FORT GEORGE G. MEADE, Md. – Cyber Soldiers and a Marine graduated from the 11-month Tool Developer Qualification Course (TDQC) in a ceremony hosted by the 780th Military Intelligence Brigade (Cyber) at the MG Baron DeKalb Army Reserve Center, July 14.
The United States Army has partnered with the University of Maryland Baltimore County (UMBC) to train Soldiers and Marines to become Cyberspace Capability Developers.
The country’s insatiable demand for cybersecurity specialists, especially developers, and a critical national security requirement makes the retention of cyber Soldiers and Marines more challenging; however, if the Army and Marine Corps want to retain the “best and the brightest” educational partnership programs like TDQC; a unique U.S. Cyber Command, combatant command, and Army Cyber/Marine Force Cyber mission set; the 170D, Cyber Capabilities Developer Technician (https://recruiting.army.mil/170d/) warrant officer recruitment; the brigade’s in house certification of Network +; Security +; Certified Ethical Hacker and CISSP; and advanced civil schooling, are all essential enticement incentives.
According to the 780th MI Brigade S3 (operations) program managers, the goal behind the development of the TDQC was to design a progressive education curriculum where students were evaluated based upon how well they could complete individual programming assignments. This thought process ensures that a graduate of the program has enough training and experience to allow them to integrate into a work center and be a productive member of a team with minimal oversight and mentorship being required. Its purpose is to educate individuals who have little to no computer programming experience that have been identified through an assessment as having an aptitude and desire to become a computer programmer.
Graduates of the TDQC are proficient to an intermediate level in creating programs using the C and Python computer programming languages. The TDQC provides an education path for individuals to become experienced at approximately 90 percent of the identified critical developer requirements that an individual must be able to articulate and demonstrate through practical application to be certified as a Cyberspace Capability Developer.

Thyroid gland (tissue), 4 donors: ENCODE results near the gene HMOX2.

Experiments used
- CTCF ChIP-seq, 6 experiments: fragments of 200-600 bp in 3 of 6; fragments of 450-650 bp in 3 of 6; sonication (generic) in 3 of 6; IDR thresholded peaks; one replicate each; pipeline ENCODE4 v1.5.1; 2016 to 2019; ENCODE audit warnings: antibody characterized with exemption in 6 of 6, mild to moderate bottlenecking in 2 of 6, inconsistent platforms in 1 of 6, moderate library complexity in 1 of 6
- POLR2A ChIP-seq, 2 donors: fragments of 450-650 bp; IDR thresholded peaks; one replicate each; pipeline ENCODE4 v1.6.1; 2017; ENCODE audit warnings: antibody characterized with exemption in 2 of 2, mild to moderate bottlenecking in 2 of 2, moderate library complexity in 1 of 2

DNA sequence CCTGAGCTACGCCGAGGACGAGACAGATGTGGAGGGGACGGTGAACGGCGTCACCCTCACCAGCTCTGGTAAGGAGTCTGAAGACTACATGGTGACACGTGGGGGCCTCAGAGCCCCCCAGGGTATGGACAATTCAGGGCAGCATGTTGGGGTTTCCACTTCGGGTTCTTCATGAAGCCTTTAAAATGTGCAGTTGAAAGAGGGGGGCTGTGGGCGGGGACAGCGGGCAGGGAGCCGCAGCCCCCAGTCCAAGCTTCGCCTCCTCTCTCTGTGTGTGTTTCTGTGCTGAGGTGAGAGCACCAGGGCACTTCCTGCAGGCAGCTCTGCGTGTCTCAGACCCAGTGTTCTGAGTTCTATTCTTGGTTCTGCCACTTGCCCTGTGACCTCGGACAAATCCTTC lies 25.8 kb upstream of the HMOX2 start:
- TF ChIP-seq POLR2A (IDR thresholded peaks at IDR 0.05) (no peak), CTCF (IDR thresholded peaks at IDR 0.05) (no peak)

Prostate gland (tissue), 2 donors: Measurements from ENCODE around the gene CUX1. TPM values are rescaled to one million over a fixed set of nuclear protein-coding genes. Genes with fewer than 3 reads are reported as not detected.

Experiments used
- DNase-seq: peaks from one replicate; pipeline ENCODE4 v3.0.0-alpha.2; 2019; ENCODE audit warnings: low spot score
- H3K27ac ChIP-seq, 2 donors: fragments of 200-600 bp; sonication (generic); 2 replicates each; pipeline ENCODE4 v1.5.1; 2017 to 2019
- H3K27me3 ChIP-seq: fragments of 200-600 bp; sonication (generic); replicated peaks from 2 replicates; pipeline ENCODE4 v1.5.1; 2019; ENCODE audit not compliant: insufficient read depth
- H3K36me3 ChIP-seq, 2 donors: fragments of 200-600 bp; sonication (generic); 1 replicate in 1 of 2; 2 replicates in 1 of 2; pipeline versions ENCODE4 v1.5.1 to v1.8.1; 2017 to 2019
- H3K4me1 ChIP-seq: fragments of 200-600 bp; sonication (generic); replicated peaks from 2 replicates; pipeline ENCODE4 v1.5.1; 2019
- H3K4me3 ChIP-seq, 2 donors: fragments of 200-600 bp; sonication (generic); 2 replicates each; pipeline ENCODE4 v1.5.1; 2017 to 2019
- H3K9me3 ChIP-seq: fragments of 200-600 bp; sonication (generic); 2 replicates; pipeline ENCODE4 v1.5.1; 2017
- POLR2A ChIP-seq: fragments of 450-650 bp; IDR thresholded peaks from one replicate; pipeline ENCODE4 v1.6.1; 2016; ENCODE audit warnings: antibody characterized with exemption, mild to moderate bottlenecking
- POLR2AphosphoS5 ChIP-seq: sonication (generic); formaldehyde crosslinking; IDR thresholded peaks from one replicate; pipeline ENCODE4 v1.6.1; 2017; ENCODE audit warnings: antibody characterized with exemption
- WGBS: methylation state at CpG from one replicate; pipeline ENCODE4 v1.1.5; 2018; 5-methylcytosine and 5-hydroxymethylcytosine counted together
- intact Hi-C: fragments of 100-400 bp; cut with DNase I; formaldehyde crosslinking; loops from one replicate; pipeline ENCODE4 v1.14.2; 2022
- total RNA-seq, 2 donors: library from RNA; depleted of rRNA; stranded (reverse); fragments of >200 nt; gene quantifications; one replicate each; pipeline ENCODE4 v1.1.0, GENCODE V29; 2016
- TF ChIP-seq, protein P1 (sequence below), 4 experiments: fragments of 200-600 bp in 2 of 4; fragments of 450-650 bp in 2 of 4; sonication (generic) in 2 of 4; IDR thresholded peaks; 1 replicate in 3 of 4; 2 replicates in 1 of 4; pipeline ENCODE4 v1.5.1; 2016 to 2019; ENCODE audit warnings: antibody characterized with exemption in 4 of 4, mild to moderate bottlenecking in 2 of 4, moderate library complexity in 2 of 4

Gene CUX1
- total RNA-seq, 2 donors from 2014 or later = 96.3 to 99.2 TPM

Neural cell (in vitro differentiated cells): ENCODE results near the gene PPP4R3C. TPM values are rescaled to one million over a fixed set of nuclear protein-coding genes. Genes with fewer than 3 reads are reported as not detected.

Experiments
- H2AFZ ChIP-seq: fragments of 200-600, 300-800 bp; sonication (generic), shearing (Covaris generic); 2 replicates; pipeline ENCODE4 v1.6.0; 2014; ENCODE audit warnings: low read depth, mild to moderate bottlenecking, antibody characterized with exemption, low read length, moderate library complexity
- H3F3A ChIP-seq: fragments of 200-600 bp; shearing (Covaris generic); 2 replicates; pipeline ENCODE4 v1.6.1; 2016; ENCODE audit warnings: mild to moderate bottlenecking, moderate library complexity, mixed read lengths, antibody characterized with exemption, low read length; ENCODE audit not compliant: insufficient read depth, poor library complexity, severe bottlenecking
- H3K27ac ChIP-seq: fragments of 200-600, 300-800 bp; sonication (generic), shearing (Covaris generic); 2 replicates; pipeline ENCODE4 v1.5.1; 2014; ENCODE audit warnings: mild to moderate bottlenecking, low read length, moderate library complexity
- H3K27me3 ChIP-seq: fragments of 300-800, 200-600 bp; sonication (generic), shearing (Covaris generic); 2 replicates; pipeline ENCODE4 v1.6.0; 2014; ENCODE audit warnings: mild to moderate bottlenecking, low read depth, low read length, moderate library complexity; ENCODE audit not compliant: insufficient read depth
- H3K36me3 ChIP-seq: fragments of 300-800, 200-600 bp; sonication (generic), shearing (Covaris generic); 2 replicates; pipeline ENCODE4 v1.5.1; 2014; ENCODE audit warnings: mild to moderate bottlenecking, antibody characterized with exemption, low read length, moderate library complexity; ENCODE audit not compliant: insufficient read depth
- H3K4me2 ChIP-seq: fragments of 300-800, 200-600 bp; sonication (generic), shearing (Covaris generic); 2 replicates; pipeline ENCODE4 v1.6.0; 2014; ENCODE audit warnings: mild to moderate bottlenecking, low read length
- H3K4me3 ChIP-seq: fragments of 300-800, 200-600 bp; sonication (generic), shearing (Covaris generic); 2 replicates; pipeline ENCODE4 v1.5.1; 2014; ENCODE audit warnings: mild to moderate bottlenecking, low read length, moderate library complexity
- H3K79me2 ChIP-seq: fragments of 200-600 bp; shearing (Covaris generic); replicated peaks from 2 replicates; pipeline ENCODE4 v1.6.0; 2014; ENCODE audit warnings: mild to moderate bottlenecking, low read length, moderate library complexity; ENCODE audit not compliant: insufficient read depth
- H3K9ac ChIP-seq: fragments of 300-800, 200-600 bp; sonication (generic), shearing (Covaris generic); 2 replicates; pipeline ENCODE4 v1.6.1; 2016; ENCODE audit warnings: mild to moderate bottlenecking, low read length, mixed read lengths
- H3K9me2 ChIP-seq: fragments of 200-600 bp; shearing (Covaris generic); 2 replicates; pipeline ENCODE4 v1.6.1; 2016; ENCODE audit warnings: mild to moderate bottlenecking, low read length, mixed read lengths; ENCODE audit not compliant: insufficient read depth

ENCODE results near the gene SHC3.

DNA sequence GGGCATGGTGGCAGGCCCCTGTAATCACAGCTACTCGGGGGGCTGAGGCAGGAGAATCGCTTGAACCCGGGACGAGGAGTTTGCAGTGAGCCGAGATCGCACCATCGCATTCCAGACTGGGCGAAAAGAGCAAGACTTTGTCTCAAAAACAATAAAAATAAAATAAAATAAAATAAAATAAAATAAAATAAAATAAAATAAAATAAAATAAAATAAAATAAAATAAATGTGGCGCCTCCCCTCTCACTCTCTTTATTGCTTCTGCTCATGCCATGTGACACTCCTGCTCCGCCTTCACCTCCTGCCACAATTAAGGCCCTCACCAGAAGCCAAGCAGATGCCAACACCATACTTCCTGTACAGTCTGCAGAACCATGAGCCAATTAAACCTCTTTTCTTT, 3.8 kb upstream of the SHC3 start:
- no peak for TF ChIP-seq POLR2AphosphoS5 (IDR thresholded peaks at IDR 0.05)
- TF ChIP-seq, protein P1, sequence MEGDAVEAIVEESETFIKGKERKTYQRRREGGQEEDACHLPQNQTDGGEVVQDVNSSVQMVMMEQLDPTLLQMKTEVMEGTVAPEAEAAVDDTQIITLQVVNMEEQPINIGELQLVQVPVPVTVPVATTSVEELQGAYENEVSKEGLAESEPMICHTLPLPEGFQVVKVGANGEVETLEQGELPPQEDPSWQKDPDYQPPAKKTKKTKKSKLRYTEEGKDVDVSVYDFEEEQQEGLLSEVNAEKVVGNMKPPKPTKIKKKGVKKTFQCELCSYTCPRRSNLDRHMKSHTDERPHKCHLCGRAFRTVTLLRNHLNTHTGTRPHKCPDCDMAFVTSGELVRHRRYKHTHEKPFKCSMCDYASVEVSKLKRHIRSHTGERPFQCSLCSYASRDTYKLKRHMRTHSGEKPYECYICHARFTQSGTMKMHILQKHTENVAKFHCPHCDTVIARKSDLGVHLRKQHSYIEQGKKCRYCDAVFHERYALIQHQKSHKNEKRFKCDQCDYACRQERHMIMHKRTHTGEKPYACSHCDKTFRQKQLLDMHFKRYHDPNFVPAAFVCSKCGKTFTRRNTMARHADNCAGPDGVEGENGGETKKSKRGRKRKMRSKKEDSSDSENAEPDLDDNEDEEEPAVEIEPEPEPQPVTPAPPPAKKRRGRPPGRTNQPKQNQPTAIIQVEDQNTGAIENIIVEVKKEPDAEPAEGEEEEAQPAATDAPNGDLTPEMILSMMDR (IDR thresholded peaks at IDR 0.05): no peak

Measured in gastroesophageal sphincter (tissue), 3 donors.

A Cyberspace Capability Developer is a versatile, highly trained individual responsible for the analysis of system vulnerabilities, product research, cyberspace solution development, documentation, and implementation of software and hardware solutions that operate in and through cyberspace and serve as a force multiplier for maneuver forces.
Lt. Col. Chuck Suslowicz, director, Cyber Solutions Development, 780th MI Brigade (Cyber), was the keynote speaker and told the graduating class that following their rigorous TDQC curriculum their learning experience was “just the beginning.”
“You will learn a thousand new things every day for the rest of your career as a developer,” said Suslowicz. “But it is not really bad news in and of itself. You are going to come in each day, be faced with really difficult challenges which will force you to grow and learn more, and progress in your proficiency as a developer for the Army or the Marine Corps.”
“It’s a never-ending process. It’s why I love it. It’s why I love everything we do, and I encourage you to embrace it,” added Suslowicz.
The 2023 TDQC graduating class includes: Chief Warrant Officer Two Richard Soto; Staff Sgt. Joana Palomares; Staff Sgt. Wesley Smith; Sgt. Elizabeth Creek; Sgt. Elliott Lefler; Sgt. Raymone Miller; Spc. Josh Carroll; Spc. Jeremy Carter; Marine Cpl. James Driver (distinguished honor graduate); Spc. Dakota Kellogg; Spc. Rob Myers (honor graduate); Spc. Thomas Repa; Spc. Isaac Sanchez; and Spc. James Viner.
Congratulations to each of the 2023 TDQC graduates, and welcome to the world of capability development.
TDQC Cohort 12 is the 12th graduating class and with less than 200 graduates since 2017 the selection process for applicants is very stringent.
“The graduates didn’t just work hard these last 11 months,” said Suslowicz. “They had to put in some serious work before that. The process to get into TDQC involves a vigorous assessment program and ultimately involves making a cut which is adjudicated by the Col. Ben Sangster (the 780th MI Brigade commander) – these are the folks we believe have the highest potential to be developers in the Army.”
Soldiers interested in applying for TDQC should talk to their command team and contact the 780th MI Brigade S3 for more information.